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Is UBI the Way to Remove Poverty in India?

Programmer, Freelance
Nov 3, 2017 12:57 PM 4 min read
Editorial

How to solve Poverty in India? Is UBI the answer?

The Union Budget of 2016-17 witnessed the revival of the Universal Basic Income (UBI) scheme, which had been on the backburner for over a decade. In a radical bid to reduce poverty and inequality, UBI attempts to cover the basic needs of every individual by transferring a uniform stipend to all citizens, poor or rich at regular intervals.

 

According to the Ministry of Finance, guaranteeing all citizens enough income and ensuring that their basic needs are covered would promote social justice and will potentially be a more efficient alternative to granting public subsidies. The budget, thus defines UBI as a potent way to achieve Mahatma Gandhi’s objectives of “wiping every tear from every eye”. The scheme has received mixed responses since its announcement earlier this year.

 

High rate of population growth, greater inequality and the looming prospect of job losses due to automation are some of the reasons that have led India to consider the idea of UBI. Even with several subsidies and welfare programs in place, rampant corruption and leaks in bureaucracy ensure that the actual money doesn’t reach its beneficiaries.

 

Although UBI seems like an effort in the right direction, there are multiple factors which need to be considered before it is taken to the next level. Elements such as what amount of money satisfies the criteria of ‘basic income’, how to ensure that people most-in-need benefit from it, and what duration is appropriate must be thoroughly investigated before putting across a plan of action.

 

Following a detailed survey, INR 7,620 per year was suggested as the ideal UBI number. Though this number is less than the minimum wage (INR 176 per day) and is well short of what is required to lead a life of leisure, it would cut absolute poverty in India from 22% to 0.5% according to Arvind Subramanian, the current Chief Economic Advisor to the Government.

 

What would be the source of this money? Subramanian states that the UBI scheme can be put in place only after withdrawal of existing welfare projects. He however does acknowledge that it is comparatively easier to introduce new programs rather than withdraw existing ones. Essentially, the money needs to be realigned from prevailing welfare schemes to UBI.

 

The most important aspect is finding an efficient distribution model to setup UBI. The chosen model should simplify the administrative structure and eliminate various levels of bureaucracy to translate benefits directly to the intended. Unconditional cash transfer (UCT) is one of the models that was proposed early on.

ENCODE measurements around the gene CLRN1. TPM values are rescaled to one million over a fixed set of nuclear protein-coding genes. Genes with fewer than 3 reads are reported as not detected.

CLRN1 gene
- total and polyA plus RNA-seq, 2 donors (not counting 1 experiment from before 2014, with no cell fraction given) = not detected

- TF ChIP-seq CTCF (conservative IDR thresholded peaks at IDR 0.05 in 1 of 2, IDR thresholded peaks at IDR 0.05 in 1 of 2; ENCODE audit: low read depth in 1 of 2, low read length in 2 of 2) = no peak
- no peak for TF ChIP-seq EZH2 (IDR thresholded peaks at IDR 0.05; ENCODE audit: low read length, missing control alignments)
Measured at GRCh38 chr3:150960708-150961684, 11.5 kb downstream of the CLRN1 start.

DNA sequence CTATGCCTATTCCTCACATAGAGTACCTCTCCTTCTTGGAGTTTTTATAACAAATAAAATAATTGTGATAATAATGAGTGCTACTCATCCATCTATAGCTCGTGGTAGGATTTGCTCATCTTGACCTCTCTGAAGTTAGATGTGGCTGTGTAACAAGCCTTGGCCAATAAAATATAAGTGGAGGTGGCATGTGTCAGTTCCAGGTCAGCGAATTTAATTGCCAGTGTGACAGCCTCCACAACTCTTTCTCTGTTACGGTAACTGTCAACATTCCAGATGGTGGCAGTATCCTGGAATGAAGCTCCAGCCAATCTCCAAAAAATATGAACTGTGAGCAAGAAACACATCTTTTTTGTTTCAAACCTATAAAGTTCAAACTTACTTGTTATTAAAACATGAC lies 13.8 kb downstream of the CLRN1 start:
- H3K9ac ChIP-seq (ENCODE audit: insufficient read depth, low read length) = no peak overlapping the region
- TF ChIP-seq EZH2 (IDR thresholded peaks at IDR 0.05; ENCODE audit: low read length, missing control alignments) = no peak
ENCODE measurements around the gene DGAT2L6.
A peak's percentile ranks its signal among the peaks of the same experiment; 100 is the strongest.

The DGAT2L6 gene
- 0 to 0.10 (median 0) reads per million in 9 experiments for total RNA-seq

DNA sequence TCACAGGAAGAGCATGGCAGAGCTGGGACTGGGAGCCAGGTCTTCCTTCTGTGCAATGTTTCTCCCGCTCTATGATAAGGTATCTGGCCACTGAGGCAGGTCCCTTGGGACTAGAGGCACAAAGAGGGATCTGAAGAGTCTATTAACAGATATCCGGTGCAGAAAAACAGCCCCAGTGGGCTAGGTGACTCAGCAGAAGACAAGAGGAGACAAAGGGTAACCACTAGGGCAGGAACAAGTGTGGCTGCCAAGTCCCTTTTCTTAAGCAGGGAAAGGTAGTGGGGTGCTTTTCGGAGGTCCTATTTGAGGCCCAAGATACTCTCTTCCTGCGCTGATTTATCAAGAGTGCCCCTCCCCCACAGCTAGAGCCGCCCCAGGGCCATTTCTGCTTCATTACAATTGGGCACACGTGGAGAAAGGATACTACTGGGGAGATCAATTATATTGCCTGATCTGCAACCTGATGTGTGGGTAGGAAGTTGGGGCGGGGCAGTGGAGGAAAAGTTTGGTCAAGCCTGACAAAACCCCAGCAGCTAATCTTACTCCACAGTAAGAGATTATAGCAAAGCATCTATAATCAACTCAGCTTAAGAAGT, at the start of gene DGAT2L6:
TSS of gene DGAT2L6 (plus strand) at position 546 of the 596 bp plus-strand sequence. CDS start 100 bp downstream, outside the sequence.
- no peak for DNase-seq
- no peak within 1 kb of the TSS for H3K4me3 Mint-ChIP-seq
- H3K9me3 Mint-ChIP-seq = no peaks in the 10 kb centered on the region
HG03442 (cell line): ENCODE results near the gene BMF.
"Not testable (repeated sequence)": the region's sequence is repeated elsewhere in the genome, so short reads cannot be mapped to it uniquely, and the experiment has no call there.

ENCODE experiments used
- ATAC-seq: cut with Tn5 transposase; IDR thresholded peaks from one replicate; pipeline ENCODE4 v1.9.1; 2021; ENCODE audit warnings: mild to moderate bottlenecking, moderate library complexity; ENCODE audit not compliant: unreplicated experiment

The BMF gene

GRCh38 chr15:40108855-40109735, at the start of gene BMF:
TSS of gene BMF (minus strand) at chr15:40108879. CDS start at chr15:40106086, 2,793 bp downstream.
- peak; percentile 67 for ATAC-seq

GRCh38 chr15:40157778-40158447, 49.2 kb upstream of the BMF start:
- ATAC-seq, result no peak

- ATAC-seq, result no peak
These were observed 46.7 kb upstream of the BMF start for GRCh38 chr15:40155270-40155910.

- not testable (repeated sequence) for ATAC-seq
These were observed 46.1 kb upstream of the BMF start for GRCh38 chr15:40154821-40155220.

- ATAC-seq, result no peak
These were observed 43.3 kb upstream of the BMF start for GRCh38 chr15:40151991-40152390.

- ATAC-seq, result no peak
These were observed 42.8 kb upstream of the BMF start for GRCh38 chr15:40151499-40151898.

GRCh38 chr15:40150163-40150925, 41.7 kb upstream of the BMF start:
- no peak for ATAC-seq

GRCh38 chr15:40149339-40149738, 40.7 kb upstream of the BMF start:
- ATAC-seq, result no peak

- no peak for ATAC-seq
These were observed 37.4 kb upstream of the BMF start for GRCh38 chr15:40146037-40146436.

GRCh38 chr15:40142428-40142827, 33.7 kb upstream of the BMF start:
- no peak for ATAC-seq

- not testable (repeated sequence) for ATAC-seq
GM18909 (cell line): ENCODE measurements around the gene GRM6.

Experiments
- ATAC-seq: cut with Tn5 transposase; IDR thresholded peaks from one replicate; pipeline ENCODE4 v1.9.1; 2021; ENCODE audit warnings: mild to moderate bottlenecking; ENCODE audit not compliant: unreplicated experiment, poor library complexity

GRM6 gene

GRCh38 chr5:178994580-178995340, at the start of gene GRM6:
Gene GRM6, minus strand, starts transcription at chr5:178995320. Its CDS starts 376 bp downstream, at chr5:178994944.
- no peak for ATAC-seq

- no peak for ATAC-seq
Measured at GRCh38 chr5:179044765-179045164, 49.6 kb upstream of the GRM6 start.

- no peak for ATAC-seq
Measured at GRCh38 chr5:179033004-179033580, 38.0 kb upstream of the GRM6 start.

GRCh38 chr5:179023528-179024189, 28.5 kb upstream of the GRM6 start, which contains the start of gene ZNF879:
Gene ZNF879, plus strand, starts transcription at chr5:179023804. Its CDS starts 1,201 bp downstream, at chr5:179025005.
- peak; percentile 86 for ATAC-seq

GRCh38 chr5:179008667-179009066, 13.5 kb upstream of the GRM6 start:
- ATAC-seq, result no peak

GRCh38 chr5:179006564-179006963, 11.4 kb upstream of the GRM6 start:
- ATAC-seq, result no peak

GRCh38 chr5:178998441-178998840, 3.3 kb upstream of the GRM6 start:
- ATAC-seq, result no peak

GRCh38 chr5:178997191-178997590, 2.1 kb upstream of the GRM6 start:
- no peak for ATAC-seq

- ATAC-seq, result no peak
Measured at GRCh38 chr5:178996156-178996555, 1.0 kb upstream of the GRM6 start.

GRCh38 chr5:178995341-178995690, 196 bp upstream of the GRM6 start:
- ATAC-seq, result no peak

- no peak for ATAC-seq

Incidentally, there were two pilot projects launched in Madhya Pradesh by UNICEF and SEWA (Self-Employed Women’s Association) to study the effects of income grants on people. As a part of this study, payments of INR 300 and INR 150 was made to adults and kids respectively. The results were positive, and they determined that basic income grants could be a vital part of 21st century social reform system.

 

It was also claimed that universal schemes could be less expensive when compared to targeted schemes. Another approach was conditional cash transfer (CCT) which essentially meant that a certain specified behaviour was expected from the recipient. One of the prominent examples of CCT is the Mahatma Gandhi National Rural Employment Guarantee Act (MGNREGA) where one takes up a job card and gets a daily wage in return.

 

The task here would be to ensure that the ‘conditions’ are meaningful from both the government and citizens’ perspective. Both approaches have limitations of their own. UCT runs the risk of moral hazard as utilization of money depends on an individual’s priorities. CCT on the other hand involves a greater level of bureaucracy and hence poses a risk of siphoning of funds and corruption.

 

However, the benefits of UBI cannot be side-lined simply because of the complexities involved in its implementation. A social security scheme for all will enable better reasoning amongst the youth. It will empower the poor by giving them more control over their money and most importantly will ensure that nobody goes to sleep with an empty stomach.

 

While Switzerland last year rejected a similar proposal in a referendum to guarantee every adult citizen and long-term resident 2,500 Swiss francs, UBI has already been implemented in Finland as a social experiment for a duration of 2 years. This was done on a very small scale where 560 Euros were distributed to 2000 randomly selected Finns. The main aim of the experiment was to determine if the age-old social security system can be simplified further to provide a stronger incentive for finding employment.

 

With a lot of kinks to be ironed out, it is still very soon to talk about the full-fledged execution of UBI in India. Moreover, the recently announced Bharatmala and recapitalization schemes could add duress on the government’s already tight fiscal deficit. Incorporating UBI without ample investigation of its financial impact and implementation considerations could prove to be an economic liability.

 

However, with the International Monetary Fund (IMF) strongly backing UBI as a ‘fiscally neutral’ scheme expected to outperform existing subsidies and increase coverage of lower income group by 20% - it will surely grant political mileage ahead of 2019. For a government known for pushing economic policy on political considerations, this may serve as another electoral tool after all.